Before you leave home, you ideally need to spend a few weeks preparing your cat for holiday. They need to get used to three different things before you travel: wearing a harness, using a leash, and being in a cat carrier.

Practice getting your cat used to these before you take your pet on holiday and it will make for much smoother sailing when it comes time to depart. Your cat needs to be comfortable during your holiday, but the only way to keep control while traveling with a cat is to keep them confined in a small, comfortable and secure area.

While your cat is in the vehicle, they should be in a cat carrier at all times, and it should be buckled into the back seat with an approved harness for added safety. When you go to release the cat from the carrier, you need to be ready for her to come out quickly. Before you open the carrier door, all car doors should be closed, and all of the windows rolled up. With these precautions, if your cat gets spooked and runs, she is still confined to the vehicle.

You should be seated in the back seat beside the carrier, with a leash in your hand and ready. Open the cage door, let your cat out, and secure the leash clip to the cat's harness before opening any car doors and moving inside. Alternatively, keep your cat inside its carrier until you are inside the holiday accommodation and enclosed with all doors and windows closed.

On holidays, it's a good idea to use a harness, which are much more secure than collars for cats. It also stops them choking on a collar if they become spooked or get caught on something in an unfamiliar environment.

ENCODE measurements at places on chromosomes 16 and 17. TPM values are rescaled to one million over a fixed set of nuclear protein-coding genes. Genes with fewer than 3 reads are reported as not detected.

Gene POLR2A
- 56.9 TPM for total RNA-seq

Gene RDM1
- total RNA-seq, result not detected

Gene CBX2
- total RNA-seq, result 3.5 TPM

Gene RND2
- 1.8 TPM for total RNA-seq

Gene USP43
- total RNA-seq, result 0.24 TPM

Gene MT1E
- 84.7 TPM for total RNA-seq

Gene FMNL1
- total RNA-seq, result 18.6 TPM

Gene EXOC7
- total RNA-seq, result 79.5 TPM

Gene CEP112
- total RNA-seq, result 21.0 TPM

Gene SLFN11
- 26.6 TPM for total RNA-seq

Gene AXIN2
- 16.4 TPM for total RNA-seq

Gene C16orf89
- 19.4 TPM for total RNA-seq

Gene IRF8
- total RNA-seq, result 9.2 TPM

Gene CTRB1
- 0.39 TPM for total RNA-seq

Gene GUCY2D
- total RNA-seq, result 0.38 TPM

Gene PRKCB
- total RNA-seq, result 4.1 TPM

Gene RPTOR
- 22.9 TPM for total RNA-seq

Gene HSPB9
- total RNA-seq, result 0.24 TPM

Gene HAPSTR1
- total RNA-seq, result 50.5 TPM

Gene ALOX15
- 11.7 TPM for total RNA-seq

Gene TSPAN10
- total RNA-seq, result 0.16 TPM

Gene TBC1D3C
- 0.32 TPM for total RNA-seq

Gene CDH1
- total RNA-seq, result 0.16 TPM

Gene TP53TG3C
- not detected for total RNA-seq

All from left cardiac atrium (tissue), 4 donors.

Of course, you should also make sure that the hotel or rental booking you have chosen specifically allows cats. Traveling with a cat can be challenging in pet-friendly accommodations, because many hotels that call themselves 'pet friendly' are actually only welcoming of dogs. Double check that the pet-friendly holiday option you have chosen will allow cats before you leave for holiday.

You should also bring food, litter and favored toys that your cat is used to using at home. Cats can be disturbed by new surroundings on holidays more than other pets, but little comforts like a favorite toy or their own brand of litter can make them feel more at home. When you take your pet's food along, you will also prevent upset stomachs during your trip.

Make sure they know where their litter, food, and bedding is as soon as they get to the holiday location, and keep these items in the same place while you are travelling with a cat.

Like many humans and other pets, cats are creatures of habit, so as long as they know they are safe and secure, and have familiar routines and items around them, they can make great holiday companions.

Just know before you go how to be clever when travelling with a cat!


Is Vitamin C Harmful to Pets? [6-3-17]


Is Vitamin C Harmful to Pets?

Troy Foote